Thomas A. Moore
Artificial Photosynthesis and Bio-inspired Catalysis: Paradigms For Sustainable Energy Production
Energy security is an issue facing humanity that is no less significant than war, famine, disease, overpopulation, the plight of refugees and the guarantee of human rights across the lands. In the First World, energy is largely supplied by fossil fuels; the developing world is following this example with a vengeance. It is now certain that the continued consumption of fossil fuels is unsustainable and that humans are, in fact, doing a global-scale experiment in climate change. In order to avoid the uncertain, but likely, catastrophic outcome of this experiment, it is necessary to convert to carbon-free energy sources on a massive scale in the near future. It is the responsibility of technologically advanced societies to lead the way in the conversion-a process made all the more difficult because the usual driver of such change, pure short-term economics, will continue to favor fossil fuels for the foreseeable future. It can be argued convincingly that solar is the only source currently available that could supply the tens of terawatts of carbon-free energy that must be produced before 2050 to make global energy production sustainable.
Nature’s photosynthetic process is the premier solar energy conversion process on earth; it provides paradigms for sustainable global energy production and efficient energy transformations. The combination of mechanistic and structural information available for energy producing and consuming biological structures serves to guide organic, inorganic and materials chemists in their efforts to abstract and mimic the active elements of nature’s energy processing constructs and press them into human-directed service. Towards these ends, in our laboratory we have designed a number of artificial photosynthetic constructs and assembled them into energy converting systems.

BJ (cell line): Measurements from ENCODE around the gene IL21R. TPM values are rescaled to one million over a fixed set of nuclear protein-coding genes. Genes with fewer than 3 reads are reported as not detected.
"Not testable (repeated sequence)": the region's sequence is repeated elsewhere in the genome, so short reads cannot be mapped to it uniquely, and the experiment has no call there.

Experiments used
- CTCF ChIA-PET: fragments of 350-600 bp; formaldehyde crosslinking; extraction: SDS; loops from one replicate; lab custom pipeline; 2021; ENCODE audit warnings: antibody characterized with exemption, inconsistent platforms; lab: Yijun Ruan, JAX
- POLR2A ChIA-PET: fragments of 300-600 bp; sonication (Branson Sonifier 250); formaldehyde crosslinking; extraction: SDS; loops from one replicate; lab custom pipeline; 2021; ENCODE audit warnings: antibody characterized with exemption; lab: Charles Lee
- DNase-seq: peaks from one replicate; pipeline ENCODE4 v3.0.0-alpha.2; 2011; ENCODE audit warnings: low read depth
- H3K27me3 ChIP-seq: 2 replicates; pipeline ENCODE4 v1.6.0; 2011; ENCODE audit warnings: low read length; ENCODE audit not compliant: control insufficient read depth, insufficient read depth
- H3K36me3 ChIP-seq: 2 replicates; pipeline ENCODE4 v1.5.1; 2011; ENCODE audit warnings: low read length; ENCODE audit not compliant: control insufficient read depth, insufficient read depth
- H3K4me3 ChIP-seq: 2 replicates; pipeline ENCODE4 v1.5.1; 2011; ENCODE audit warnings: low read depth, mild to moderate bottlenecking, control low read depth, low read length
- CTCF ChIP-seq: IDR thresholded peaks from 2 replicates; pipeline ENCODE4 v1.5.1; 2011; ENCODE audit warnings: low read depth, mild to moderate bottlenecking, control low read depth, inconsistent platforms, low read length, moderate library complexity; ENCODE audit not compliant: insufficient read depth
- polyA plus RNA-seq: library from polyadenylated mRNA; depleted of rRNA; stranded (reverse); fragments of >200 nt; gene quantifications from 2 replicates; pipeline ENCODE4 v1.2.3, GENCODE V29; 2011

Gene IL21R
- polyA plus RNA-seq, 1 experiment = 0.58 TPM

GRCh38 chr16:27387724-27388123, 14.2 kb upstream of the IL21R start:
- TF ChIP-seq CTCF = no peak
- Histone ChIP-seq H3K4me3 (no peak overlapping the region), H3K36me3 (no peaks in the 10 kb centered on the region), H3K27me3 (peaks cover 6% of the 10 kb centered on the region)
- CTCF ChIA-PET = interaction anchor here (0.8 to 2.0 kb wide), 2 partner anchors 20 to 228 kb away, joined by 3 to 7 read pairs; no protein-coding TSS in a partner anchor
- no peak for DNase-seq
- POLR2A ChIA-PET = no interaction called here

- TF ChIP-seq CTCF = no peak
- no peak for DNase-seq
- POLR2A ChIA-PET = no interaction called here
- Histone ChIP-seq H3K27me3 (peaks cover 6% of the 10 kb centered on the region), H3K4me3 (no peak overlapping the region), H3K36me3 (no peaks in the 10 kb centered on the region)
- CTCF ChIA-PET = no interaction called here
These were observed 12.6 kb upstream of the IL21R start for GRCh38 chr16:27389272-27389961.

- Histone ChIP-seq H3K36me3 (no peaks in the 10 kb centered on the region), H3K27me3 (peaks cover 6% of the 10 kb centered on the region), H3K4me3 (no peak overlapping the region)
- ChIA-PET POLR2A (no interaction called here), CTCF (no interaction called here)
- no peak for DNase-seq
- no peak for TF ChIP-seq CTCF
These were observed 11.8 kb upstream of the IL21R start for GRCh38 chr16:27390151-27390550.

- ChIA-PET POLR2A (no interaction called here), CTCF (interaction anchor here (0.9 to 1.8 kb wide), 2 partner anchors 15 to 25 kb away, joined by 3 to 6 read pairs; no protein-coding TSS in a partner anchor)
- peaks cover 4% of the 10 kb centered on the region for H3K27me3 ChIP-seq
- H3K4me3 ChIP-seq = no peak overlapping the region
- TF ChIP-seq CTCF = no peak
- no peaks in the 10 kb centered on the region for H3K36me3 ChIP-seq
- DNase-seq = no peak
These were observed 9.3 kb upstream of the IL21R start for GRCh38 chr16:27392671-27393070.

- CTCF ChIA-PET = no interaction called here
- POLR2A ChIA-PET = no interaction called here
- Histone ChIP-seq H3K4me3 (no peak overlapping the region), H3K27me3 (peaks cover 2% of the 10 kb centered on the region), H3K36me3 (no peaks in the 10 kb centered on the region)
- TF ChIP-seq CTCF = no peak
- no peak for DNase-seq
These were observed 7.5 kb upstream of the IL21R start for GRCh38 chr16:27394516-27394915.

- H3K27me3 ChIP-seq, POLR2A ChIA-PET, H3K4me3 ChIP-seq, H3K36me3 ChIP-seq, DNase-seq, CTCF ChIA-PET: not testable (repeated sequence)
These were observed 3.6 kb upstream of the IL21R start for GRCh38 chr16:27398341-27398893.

For example, carotenoid pigments and even polymer polyenes can be incorporated into chlorophyll-based artificial reaction centers capable of converting solar energy into chemical energy. In certain cases the light harvesting function of these artificial carotenoid antennas is near 100% efficient. In increasingly complex systems, artificial ion pumps based on Mitchellian redox loops have been assembled that demonstrate net solar to chemical potential energy conversion, including the synthesis of ATP. A hybrid photoelectrochemical cell has been developed that uses NAD-linked dehydrogenase enzymes to oxidize a variety of biomaterials and uses light to boost the reduction potential of the resulting electrons sufficiently to reduce protons to H2 at neutral pH.
In fact, the bioenergetic processes that make life possible for oxygen-breathing organisms involve reactions common to the fuel cells that hold promise for efficient energy conversion in human-made devices. The enzymes that carry out these reactions in living cells operate at high efficiency and can inspire the development of efficient catalysts for the splitting of water, the reduction of oxygen to water and the oxidation of hydrogen to protons, reactions that are right at the heart of sustainable energy production and consumption. Progress in a number of laboratories towards the development of these bioinspired catalysts is encouraging, but still far from practical application. The number one concern is, are we as a society willing to think long-term, to commit research funding and infrastructure investment at a much higher level, even on a par with Health and Human Services or the Department of Defense, to provide real energy security?
Thomas A. Moore, Ph.D.
Director, ASU Center for Bioenergy & Photosynthesis